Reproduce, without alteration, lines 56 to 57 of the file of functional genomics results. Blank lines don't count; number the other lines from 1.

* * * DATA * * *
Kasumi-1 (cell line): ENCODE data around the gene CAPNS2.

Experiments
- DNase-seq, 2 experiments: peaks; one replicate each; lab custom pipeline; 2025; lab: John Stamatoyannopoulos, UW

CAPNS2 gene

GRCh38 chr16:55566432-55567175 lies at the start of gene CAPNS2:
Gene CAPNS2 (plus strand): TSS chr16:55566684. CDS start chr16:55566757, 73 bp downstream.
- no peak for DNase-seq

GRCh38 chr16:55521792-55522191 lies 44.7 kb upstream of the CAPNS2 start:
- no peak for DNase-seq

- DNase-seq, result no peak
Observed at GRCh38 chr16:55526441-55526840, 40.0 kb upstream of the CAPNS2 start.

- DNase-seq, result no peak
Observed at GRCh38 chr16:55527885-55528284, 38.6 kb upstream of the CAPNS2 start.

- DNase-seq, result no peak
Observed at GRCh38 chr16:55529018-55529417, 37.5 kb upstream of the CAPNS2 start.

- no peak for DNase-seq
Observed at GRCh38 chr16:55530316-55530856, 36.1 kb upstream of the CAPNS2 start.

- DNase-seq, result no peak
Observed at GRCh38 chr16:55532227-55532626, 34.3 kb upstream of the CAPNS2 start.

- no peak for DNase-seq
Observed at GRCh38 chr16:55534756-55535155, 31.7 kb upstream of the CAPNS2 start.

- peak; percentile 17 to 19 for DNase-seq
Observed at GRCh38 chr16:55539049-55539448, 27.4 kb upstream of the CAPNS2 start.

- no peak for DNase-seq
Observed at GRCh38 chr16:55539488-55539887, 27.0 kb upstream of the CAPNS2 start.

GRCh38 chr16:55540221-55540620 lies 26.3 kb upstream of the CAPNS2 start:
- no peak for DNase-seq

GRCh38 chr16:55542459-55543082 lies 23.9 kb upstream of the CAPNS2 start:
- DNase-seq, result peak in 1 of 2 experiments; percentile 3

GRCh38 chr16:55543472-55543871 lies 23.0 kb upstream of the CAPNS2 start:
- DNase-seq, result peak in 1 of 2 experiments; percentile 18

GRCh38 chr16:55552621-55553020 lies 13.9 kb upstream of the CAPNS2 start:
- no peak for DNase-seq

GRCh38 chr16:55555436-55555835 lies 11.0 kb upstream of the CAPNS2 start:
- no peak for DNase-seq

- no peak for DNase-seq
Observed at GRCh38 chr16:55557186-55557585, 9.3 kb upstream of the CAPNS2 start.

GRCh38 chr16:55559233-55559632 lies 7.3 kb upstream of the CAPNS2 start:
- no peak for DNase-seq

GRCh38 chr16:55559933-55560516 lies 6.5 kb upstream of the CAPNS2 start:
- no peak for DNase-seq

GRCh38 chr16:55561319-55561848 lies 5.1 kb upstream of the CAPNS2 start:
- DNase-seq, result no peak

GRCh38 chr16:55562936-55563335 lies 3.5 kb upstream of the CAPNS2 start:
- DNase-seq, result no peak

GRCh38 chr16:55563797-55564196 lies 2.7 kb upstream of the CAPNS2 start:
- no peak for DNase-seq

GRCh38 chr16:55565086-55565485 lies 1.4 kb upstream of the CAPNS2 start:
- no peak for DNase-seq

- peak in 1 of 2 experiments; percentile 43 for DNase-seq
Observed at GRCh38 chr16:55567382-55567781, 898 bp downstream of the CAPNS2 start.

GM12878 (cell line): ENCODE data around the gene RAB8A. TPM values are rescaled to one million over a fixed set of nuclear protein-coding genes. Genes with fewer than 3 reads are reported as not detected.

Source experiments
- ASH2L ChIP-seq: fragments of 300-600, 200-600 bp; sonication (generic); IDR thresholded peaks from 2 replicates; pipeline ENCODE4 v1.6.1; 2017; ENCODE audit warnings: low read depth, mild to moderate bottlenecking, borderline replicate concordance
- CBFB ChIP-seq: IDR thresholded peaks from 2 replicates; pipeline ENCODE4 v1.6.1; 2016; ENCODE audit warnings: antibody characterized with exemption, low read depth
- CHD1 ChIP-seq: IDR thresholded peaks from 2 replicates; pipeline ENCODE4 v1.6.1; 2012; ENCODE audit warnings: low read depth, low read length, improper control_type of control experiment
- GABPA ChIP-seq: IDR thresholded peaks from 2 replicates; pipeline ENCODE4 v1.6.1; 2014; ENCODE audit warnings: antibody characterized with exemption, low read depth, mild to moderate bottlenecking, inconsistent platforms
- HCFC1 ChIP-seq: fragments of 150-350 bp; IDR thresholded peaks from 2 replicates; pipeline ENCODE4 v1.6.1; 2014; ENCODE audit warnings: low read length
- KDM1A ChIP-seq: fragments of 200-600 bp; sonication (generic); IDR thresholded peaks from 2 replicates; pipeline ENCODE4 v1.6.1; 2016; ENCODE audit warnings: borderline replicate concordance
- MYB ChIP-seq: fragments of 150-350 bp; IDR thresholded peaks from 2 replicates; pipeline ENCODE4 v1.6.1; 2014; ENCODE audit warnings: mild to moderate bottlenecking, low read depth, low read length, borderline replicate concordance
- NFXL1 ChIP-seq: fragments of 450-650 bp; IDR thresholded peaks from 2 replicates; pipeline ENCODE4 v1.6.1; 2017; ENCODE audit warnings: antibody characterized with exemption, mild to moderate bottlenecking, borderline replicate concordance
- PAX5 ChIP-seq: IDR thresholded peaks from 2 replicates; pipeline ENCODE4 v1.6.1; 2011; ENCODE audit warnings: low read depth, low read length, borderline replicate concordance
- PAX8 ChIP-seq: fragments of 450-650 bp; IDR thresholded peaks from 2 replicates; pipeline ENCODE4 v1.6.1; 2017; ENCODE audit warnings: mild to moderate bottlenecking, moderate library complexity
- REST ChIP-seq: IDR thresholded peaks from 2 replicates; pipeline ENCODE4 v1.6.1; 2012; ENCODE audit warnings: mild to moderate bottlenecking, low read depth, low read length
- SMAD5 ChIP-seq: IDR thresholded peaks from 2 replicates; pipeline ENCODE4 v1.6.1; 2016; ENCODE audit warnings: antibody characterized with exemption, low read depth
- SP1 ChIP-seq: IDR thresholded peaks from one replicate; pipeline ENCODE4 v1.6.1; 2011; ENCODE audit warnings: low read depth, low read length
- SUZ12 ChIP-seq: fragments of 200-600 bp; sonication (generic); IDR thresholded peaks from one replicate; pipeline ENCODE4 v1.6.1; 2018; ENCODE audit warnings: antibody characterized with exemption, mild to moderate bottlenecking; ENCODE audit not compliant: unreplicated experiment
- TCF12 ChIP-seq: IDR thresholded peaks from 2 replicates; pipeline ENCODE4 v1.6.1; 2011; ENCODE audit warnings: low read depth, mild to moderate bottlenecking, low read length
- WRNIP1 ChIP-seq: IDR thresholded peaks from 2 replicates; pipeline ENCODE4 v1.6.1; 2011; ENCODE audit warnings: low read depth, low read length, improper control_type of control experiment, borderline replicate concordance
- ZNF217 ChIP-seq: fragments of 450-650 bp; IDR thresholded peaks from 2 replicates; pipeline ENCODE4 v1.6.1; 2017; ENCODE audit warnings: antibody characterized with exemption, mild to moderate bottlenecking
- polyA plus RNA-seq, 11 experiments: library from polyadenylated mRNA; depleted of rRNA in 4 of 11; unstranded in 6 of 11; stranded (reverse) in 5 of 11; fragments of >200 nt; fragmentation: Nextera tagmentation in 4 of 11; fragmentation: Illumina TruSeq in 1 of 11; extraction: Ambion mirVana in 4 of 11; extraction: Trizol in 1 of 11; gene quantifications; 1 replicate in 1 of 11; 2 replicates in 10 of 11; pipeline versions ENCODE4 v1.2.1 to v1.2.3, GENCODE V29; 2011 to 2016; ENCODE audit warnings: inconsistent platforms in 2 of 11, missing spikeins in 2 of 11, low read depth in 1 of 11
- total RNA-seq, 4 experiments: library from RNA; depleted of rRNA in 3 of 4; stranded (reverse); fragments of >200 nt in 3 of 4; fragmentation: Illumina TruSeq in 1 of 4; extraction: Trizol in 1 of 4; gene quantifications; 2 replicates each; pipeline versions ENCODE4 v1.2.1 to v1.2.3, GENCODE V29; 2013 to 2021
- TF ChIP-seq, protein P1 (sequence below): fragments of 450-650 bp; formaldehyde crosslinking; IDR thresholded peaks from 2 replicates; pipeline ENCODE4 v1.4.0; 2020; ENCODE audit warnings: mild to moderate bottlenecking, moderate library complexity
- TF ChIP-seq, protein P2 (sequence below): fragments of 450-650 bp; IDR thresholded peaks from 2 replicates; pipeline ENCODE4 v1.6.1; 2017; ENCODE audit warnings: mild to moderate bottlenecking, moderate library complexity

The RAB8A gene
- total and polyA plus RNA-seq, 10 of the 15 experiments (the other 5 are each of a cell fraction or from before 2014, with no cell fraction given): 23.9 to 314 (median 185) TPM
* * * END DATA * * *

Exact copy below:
- CHD1 ChIP-seq: IDR thresholded peaks from 2 replicates; pipeline ENCODE4 v1.6.1; 2012; ENCODE audit warnings: low read depth, low read length, improper control_type of control experiment
- GABPA ChIP-seq: IDR thresholded peaks from 2 replicates; pipeline ENCODE4 v1.6.1; 2014; ENCODE audit warnings: antibody characterized with exemption, low read depth, mild to moderate bottlenecking, inconsistent platforms